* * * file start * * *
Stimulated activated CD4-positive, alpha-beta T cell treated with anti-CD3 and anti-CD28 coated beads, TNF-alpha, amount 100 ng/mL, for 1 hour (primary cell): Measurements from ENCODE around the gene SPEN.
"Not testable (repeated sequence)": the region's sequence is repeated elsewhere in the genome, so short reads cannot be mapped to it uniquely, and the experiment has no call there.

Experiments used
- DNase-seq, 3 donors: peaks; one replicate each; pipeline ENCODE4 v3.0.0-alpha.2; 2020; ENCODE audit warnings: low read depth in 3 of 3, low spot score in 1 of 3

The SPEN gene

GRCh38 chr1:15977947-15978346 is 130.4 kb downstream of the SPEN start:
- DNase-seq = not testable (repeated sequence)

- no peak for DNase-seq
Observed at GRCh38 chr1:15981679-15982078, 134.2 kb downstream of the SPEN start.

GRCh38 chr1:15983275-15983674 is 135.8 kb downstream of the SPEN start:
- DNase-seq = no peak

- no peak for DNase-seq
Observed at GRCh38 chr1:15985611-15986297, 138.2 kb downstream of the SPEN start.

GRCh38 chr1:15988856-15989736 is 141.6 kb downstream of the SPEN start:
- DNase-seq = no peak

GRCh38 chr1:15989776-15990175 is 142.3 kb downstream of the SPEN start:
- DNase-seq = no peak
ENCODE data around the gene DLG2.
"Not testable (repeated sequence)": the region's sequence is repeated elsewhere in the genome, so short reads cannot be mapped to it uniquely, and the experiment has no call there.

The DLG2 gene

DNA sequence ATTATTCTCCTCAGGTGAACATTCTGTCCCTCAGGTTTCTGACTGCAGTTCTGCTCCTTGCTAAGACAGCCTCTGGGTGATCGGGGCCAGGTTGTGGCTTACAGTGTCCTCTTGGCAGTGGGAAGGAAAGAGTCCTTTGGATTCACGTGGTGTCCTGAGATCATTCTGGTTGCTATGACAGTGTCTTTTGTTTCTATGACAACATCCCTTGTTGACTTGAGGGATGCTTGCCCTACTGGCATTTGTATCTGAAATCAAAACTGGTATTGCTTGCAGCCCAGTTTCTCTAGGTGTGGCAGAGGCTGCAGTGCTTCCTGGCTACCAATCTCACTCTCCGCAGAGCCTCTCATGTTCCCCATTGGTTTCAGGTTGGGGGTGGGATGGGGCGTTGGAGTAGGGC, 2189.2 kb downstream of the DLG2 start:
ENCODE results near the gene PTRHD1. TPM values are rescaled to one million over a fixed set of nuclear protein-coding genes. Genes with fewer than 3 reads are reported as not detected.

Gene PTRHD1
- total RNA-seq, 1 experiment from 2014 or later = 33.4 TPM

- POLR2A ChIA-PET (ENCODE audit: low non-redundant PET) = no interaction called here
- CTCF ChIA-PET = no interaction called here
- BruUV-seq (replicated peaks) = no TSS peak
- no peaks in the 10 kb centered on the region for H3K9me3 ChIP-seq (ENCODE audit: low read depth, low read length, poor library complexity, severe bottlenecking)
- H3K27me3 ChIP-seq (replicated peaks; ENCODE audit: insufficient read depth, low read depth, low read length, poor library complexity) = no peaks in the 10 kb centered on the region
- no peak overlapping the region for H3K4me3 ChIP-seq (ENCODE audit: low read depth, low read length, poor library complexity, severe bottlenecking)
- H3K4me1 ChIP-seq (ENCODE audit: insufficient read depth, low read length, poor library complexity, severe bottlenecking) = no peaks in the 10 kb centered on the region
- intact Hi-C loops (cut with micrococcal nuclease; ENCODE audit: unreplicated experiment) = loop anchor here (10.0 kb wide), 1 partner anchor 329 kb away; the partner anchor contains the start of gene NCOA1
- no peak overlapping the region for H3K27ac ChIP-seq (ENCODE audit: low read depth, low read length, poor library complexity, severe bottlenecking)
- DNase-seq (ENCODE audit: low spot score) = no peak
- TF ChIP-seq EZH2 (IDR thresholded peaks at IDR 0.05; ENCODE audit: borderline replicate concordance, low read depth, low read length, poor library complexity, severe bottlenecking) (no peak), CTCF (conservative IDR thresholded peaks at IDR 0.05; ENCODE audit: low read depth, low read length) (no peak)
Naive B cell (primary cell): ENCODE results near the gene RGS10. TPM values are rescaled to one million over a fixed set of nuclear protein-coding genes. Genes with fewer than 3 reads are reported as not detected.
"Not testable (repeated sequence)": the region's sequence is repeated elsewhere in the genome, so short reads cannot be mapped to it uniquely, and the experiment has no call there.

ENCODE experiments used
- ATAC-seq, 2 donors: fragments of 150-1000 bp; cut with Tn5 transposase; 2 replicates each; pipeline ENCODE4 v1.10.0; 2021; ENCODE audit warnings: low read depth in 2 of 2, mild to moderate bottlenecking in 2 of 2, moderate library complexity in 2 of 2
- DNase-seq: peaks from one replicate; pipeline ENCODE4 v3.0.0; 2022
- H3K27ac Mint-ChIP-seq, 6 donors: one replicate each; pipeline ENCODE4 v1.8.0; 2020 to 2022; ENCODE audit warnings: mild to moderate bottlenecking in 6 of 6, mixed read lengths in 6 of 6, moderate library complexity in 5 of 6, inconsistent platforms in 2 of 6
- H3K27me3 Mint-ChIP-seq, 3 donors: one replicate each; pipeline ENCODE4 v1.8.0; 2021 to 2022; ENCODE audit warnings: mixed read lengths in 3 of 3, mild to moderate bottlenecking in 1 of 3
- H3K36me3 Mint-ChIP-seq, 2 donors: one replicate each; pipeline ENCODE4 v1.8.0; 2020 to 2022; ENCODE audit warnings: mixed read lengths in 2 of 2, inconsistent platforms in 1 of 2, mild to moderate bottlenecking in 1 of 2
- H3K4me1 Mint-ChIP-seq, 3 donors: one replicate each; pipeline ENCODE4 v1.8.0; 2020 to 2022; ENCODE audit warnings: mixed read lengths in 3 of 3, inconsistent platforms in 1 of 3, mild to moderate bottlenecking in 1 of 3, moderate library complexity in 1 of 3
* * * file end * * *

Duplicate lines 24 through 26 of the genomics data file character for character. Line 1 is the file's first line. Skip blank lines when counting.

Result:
- total RNA-seq, 1 experiment from 2014 or later = 33.4 TPM

- POLR2A ChIA-PET (ENCODE audit: low non-redundant PET) = no interaction called here
- CTCF ChIA-PET = no interaction called here